A Driving Force Meets A Force of Nature
Susan G. Komen Scholar Donald McDonnell, PhD, associate director for Translational Research at DCI and director of the McDonnell Lab, has been the recipient of $1.2. million in funding from Susan G. Komen, to date, for various projects.
Last fall, he was named the winner of the Susan B. Komen 2020 Brinker Award for Scientific Distinction in Basic Science Research for "his significant contributions to breast cancer research, which have been instrumental in advancing our understanding of estrogen receptor signaling in breast cancer."
The McDonnell Lab has had a role in the development of the majority of anti-estrogen drugs on the market, estrogen therapies that revolutionized how breast cancer was treated by slowing the growth of breast cancer but that haven’t solved the problem of eventual treatment resistance and potential harm to the immune system. Not resting on his laurels, he’s been the driving force to find even better treatments.
A research team that McDonnell is leading is currently in the third year of a four-year $7 million grant from the Department of Defense to assess the impact of estrogen therapies on breast cancer patients’ immune systems and to identify ways to improve the effectiveness of existing and emerging endocrine therapies taken to prevent breast cancer recurrence.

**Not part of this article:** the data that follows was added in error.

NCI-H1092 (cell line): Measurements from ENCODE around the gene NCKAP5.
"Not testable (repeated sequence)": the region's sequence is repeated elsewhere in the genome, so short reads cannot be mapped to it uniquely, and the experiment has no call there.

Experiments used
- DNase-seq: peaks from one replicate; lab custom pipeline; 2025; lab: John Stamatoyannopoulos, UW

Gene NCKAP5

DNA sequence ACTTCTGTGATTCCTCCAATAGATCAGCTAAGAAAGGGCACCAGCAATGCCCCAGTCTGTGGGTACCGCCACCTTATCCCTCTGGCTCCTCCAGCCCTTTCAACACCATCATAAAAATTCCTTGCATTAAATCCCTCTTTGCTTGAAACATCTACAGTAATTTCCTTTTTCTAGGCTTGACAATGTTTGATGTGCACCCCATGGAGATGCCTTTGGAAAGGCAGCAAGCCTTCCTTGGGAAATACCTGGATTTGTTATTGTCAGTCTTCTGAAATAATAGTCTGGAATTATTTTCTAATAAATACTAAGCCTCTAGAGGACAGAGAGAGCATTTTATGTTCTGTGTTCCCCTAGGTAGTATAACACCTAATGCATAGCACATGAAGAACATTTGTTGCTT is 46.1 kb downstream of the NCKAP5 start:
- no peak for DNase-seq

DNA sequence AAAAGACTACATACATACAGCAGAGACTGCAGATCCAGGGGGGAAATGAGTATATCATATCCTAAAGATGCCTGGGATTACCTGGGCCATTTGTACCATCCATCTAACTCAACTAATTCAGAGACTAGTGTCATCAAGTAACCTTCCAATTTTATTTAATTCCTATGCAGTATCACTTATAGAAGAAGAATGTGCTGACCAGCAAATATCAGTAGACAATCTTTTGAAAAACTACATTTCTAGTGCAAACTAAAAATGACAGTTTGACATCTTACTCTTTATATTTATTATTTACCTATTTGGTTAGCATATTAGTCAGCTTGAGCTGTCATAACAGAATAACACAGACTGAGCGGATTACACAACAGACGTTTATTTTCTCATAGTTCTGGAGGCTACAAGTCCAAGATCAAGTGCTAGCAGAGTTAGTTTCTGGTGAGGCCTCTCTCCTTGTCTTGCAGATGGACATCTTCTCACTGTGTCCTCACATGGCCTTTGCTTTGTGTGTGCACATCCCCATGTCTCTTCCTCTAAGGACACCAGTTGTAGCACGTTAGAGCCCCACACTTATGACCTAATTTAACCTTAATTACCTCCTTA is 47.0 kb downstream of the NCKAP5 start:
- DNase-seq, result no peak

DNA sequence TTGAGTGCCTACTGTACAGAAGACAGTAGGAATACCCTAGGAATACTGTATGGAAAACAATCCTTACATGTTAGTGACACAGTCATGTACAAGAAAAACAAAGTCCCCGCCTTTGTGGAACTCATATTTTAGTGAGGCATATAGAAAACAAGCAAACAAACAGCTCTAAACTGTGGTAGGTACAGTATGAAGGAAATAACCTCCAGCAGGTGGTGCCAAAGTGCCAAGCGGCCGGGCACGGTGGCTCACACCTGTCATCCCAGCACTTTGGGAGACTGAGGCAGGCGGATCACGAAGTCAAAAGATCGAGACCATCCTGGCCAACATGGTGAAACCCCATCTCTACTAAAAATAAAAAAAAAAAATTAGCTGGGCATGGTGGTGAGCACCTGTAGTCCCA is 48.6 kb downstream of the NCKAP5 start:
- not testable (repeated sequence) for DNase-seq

The work includes a clinical study led by Sammons, who McDonnell calls a “force of nature.”
For two years Sammons has followed 200 women with ER+ (estrogen-receptor-positive) breast cancer, the most common type, starting when they began endocrine therapy (following surgery, radiation, and chemotherapy). There are currently 25 enrolled. While not published in the scientific literature yet, researchers in the lab have already found that the effects of anti-estrogen drugs on the immune system depend on the type of breast cancer and its immune profile. The team is now moving toward developing breast cancer drugs that retain their ability to stop the spread but that don’t have negative effects on the immune system. (LEARN MORE)
Sammons is also clinical PI for another ER+ breast cancer study to have emerged from the McDonnell lab. McDonnell was part of a pharmaceutical industry team in 1992 that first developed the drug lasofoxifene, a selective estrogen receptor modulator (SERM) or type of endocrine therapy, to treat osteoporosis.
A discovery made decades later in McDonnell’s lab at Duke (2016) — that the drug might also work for metastatic ER+ breast cancer — ultimately led to the launch a year and a half ago of an international clinical trial of lasofoxifene for advanced breast cancer in women with ER+/HER2- breast cancer that harbor an ESR1 mutation. These ESR1 mutations are believed to be one cause of acquired resistance to endocrine therapy and a likely driver of breast cancer spread. Lasofoxifene had successfully targeted ESR1 mutations in the lab. Now it was time to find out if it worked in people and how it measured up against fulvestrant, an anti-estrogen drug considered to be the backbone of treatment for this patient population. Sammons launched the Duke arm of the trial late last year. (LEARN MORE)